Sermon for the Second Sunday of Advent
December 04, 2016
Preacher: The Rev. Bret B. Hays
Advent is like a sleepless night. It should be a time of hopeful, joyful anticipation, like New Year’s Eve. It can be a time of scrambling, long-delayed preparation, like the night before you have to move out of your dorm room, or worst of all, like a night when something is eating away at you, because you know you could have done better, and you should do better, but something is holding you back.
The last couple of weeks have felt that way for me. As some of you have heard, three weeks ago, on a cold and rainy day, I hung up my umbrella and my gray felt fedora on the pegs outside Marge’s office. I know there have been some exaggerated rumors going around, so here’s what happened. It was a Tuesday, and I’d planned on going home to eat something before the Vestry meeting, but before I knew it I realized I only had time to run out for some quick takeout. I discovered that both my hat and my umbrella were gone. By this time, Harvest Meals was almost done cleaning up. I asked the volunteers who remained if they knew anything about what had happened, but they hadn’t. Realizing I’d been ripped off, in my own church, by someone we were trying to help, who probably needed an umbrella but definitely didn’t need a dress hat, I was furious. Sternly but without yelling, I told Maud that she was responsible for what happens when her organization is using our space, and that incidents like these are how programs lose their host sites. Then, after the Vestry meeting, I intemperately mentioned to a couple of Vestry members that I was considering suspending Harvest Meals for two weeks.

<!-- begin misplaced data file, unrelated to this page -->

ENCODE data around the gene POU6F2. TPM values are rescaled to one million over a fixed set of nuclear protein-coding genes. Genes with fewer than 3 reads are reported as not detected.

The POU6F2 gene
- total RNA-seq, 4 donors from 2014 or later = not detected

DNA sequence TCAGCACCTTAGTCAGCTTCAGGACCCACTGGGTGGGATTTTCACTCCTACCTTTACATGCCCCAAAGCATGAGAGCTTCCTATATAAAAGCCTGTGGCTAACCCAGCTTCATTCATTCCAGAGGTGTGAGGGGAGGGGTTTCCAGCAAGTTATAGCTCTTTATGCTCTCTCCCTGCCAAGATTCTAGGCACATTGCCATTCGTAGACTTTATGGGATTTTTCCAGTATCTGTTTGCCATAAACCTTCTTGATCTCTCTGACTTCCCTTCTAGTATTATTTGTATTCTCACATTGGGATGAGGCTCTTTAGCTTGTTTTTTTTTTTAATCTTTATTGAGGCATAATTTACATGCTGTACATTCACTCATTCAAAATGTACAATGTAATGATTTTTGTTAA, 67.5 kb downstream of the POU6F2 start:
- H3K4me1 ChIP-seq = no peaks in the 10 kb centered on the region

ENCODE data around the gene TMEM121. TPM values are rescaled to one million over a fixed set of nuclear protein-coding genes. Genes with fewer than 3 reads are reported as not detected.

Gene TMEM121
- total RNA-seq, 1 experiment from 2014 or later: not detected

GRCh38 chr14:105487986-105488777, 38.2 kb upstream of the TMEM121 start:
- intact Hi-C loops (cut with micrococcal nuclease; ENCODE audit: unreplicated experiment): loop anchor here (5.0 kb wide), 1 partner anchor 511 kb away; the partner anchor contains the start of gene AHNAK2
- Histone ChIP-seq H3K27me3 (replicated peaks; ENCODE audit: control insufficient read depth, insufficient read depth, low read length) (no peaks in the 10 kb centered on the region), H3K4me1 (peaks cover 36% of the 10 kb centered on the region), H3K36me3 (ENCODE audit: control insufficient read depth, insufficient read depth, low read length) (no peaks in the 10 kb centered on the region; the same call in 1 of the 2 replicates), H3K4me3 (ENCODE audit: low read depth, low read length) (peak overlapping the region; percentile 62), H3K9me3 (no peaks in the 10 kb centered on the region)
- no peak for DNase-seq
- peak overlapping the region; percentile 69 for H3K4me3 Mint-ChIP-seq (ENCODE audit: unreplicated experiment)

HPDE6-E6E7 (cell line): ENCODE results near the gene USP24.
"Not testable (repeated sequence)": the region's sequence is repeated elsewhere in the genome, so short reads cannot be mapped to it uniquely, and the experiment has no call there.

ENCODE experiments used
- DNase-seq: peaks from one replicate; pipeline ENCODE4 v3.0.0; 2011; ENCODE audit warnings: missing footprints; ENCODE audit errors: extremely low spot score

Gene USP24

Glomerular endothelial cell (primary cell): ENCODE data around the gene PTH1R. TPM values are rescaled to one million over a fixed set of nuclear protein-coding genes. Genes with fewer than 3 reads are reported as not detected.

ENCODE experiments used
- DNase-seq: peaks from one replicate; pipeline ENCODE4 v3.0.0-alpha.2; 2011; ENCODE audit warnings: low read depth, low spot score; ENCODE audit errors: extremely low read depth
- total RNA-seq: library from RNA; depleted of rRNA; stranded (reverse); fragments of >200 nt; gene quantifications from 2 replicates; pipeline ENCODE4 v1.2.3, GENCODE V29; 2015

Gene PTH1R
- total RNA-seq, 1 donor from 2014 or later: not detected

In the following days and weeks, my emotional state bounced around like a ping pong ball in an empty clothes dryer, anger, regret, indignation, doubt, self-righteousness, concern, defensiveness. It felt like a constant change of direction, but I wasn’t really getting anywhere, or doing any favors for anyone else. Motion isn’t necessarily progress. “Vipers flee in haste from fire as it rushes across the scrubby growth of the wilderness.”* I didn’t have a change of heart so much as I was warned to flee from the wrath to come, and really, I just got tired.
So now I’m starting to understand something that always puzzled me about this story about John the Baptist. Why did anyone come to see John, let alone the powerful Pharisees and Sadducees, members of elite urban movements, people who enjoyed everything the world had to offer? Maybe because they wanted to sleep at night. They realized that their identity, their category, wasn’t enough, though the world said it was. They realized they needed to change something real. Despite what the world told them, they could feel the discomfort of a strain that threatened to tear them apart, the growing divergence between what they wanted and God’s will for them. They felt the ax at their roots. They felt the need to change.